An important objective in many M&A transactions within the hospitality industry is the acquisition of additional brands for the purpose of expanding a buyer's brand portfolio. For that reason, the target company's ownership of the intellectual property relating to its brands is of utmost importance to buyers. Although third-party claims of ownership of a target company's hotel brands may be less common, hospitality companies with restaurant or other food and beverage brands should be cautious when developing new brands in partnership with chefs or other third-party partners. When unclearly and/or hastily documented, a valuable restaurant or other food and beverage brand in a target company's portfolio may present material issues in a M&A transaction if there is any indication that a third party has asserted, intends to assert or could assert a claim to ownership of any interest in such brand. Such claim may significantly undercut the valuation of the brand and the target company.

Before entering into a M&A transaction, target companies should take a closer look at their brand portfolios to determine whether any brands— e.g. hotel, restaurant or food and beverage, nightlife or other venue—have been developed jointly with a third party and, if so, whether the ownership and/or fee arrangements have been clearly and adequately documented between the parties.

This holds true even if a target company has operated consistently over a period of time as if it fully owns all rights to the subject intellectual property and/or if the applicable third party has made reference to an ownership claim but has not yet formally asserted such claim. The objective would be to ensure a clear (and, ideally, documented) understanding as to the target company's ownership of its brands so that a potential buyer may appropriately value the target company's brand portfolio.

Data Breaches. With technology being used at each step of the hotel booking process, from a hotel operator's mobile app permitting booking and check-in to the popularity of consumer review sites such as TripAdvisor, potential buyers in M&A transactions must pay careful attention to the risks and liabilities surrounding a target company's data protection and cybersecurity practices, particularly as it relates to compliance with governmental regulations. Buyers should request detailed data protection and cybersecurity due diligence responses from target company management and push to include lengthy and detailed representations and warranties regarding such matters (rather than relying on a general compliance with law representation). With the passage of new laws addressing data privacy and protection, including the European Union's implementation of the General Data Protection Regulation (GDPR) earlier this year, buyers rightly are becoming less amenable to the idea that they should bear significant risk post-closing for violations of these regulations and any claims from third parties arising from data breaches. In order to maximize the value of a target company in a M&A transaction, management should consider performing a thorough review of its current compliance with existing data protection and cybersecurity regulations and take steps to confirm best practices are undertaken company-wide to ensure compliance and to reduce exposure to potential data breaches. This may also include obtaining an insurance policy to cover risks relating to cybersecurity and data breaches.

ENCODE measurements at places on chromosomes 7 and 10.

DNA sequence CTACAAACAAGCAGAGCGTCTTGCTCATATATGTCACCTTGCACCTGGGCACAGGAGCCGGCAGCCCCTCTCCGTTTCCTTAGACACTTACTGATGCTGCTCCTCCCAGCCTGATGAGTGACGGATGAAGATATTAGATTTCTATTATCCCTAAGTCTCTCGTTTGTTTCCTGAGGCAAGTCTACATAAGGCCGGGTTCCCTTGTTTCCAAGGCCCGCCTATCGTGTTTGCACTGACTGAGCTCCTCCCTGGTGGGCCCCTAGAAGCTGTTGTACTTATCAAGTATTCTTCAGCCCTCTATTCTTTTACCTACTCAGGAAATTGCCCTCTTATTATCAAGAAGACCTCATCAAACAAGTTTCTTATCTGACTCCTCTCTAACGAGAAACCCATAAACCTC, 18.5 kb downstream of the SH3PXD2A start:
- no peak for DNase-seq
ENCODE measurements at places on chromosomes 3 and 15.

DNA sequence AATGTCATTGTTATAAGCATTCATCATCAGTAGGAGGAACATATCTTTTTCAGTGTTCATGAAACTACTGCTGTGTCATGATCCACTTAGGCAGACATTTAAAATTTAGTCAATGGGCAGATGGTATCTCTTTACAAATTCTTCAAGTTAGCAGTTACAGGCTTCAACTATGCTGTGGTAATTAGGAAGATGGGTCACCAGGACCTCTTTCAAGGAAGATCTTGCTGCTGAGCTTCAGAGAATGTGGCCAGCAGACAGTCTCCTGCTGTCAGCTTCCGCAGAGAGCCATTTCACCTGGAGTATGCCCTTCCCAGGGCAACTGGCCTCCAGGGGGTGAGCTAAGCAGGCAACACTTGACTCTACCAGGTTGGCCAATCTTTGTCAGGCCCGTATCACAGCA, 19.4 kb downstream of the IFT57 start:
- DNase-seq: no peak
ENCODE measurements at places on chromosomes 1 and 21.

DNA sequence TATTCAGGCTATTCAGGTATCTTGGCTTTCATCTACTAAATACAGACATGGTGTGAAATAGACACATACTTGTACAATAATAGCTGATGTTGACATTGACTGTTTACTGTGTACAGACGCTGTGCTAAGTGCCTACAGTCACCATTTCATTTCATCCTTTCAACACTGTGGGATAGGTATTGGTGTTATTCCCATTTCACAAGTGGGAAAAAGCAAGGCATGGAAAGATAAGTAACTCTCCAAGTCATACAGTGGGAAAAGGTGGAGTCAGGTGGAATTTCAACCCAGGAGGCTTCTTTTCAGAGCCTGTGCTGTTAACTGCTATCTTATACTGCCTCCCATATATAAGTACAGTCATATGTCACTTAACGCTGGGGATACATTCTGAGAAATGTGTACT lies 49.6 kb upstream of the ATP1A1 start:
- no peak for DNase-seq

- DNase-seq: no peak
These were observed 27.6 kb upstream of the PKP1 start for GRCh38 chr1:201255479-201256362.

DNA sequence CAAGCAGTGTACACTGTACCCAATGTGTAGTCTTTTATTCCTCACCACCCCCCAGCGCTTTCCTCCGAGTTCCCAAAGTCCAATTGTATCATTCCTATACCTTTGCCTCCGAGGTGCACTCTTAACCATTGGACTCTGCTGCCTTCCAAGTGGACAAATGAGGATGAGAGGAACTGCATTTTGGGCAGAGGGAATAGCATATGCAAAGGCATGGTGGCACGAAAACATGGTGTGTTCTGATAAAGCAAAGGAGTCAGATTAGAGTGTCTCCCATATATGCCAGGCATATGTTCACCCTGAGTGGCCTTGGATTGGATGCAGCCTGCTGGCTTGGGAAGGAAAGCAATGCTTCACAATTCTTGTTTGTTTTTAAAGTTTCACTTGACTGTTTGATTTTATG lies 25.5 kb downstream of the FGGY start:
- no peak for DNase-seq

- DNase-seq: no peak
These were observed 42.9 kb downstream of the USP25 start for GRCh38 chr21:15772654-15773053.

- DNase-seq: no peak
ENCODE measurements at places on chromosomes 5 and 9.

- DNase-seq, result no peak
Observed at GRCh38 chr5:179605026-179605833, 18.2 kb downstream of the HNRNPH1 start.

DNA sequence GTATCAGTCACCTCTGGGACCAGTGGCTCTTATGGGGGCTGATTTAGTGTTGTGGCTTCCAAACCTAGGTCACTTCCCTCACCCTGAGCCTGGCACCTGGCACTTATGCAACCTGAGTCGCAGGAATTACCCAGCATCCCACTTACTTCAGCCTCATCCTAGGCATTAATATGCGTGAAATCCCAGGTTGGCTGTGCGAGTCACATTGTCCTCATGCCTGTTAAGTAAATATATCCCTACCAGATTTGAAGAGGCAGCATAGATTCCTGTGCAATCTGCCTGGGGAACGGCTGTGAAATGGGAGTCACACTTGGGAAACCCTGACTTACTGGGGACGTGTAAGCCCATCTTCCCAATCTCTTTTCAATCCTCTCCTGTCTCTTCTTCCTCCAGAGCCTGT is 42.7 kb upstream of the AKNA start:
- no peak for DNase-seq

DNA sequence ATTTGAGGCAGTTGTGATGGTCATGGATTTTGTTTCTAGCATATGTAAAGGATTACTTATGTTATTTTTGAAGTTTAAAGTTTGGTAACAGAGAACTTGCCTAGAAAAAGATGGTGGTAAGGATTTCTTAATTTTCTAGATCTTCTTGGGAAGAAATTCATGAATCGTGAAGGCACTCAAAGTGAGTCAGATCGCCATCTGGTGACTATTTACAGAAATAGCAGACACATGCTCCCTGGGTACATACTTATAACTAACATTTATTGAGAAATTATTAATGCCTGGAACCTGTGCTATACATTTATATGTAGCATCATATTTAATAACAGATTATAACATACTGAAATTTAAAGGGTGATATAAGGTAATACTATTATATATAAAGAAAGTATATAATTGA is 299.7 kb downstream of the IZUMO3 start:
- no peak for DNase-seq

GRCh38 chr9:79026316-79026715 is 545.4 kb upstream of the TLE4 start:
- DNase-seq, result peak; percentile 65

Implications of 'Akorn'

The Akorn decision yields important implications for sellers and buyers negotiating a potential merger or acquisition. Most significantly, companies seeking to sell an equity stake or assets would be wise not to rely on the standard MAE defined term and related carve-out concepts and should instead specifically tailor such provisions based on their historical and current business operations. This is especially important in light of the Delaware Chancery Court's finding that a buyer having known or not known of a foreseeable MAE in advance has no impact on the existence thereof.

Specifically tailoring the MAE defined term and related carve-outs would require that selling companies undertake thorough assessments of their historical and current business operations to identify and understand more clearly potential risks and liabilities that could potentially constitute a MAE, including the common risks and liabilities discussed above arising from withdrawal liability, ownership of intellectual property, and/or data breaches. If any identified risks or liabilities are reasonably expected to occur or to continue between signing and closing, selling companies should seek to revise the MAE defined term and related carve-outs such that a MAE will not be triggered by the occurrence of such risks or liabilities. This would effectively force a buyer to acknowledge its awareness of a foreseeable MAE and agree to close over such MAE should it occur before closing.


With M&A activity in the hospitality industry expected to remain high in the foreseeable future, it is important that potential sellers and buyers understand the common issues that arise in negotiating M&A transactions involving hospitality companies. It would be prudent, particularly in light of the implications of Akorn v. Fresenius, for all parties to have a clear understanding of potential risks and liabilities of a target company that may arise or continue between signing and closing and how such risks and liabilities should be addressed by potential sellers and buyers to ensure certainty of closing.

Originally published by New York Law Journal